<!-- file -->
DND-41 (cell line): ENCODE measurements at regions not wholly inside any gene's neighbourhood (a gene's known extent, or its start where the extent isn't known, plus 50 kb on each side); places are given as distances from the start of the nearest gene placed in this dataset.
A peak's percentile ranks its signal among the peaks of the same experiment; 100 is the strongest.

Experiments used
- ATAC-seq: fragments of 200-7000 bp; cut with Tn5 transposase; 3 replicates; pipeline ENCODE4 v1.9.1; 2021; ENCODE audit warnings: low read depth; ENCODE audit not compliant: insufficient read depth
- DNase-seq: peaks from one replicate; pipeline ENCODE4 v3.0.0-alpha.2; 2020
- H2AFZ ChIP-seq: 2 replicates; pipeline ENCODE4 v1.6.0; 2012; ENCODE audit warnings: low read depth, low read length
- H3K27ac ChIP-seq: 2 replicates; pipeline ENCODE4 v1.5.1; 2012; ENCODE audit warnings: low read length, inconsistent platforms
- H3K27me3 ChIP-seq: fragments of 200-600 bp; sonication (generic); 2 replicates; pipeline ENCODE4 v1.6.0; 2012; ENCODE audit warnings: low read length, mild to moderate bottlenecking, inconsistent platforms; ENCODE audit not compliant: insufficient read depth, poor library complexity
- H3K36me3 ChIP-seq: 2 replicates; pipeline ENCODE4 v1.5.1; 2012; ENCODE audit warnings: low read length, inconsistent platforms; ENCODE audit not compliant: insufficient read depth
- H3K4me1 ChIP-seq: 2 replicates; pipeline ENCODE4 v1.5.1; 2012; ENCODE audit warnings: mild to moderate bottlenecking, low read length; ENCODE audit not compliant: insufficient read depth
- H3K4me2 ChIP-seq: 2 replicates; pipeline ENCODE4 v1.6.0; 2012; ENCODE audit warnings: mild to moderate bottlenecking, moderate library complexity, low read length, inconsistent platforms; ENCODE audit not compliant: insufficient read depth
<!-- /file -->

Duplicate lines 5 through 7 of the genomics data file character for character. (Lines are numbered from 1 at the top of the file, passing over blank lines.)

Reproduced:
- DNase-seq: peaks from one replicate; pipeline ENCODE4 v3.0.0-alpha.2; 2020
- H2AFZ ChIP-seq: 2 replicates; pipeline ENCODE4 v1.6.0; 2012; ENCODE audit warnings: low read depth, low read length
- H3K27ac ChIP-seq: 2 replicates; pipeline ENCODE4 v1.5.1; 2012; ENCODE audit warnings: low read length, inconsistent platforms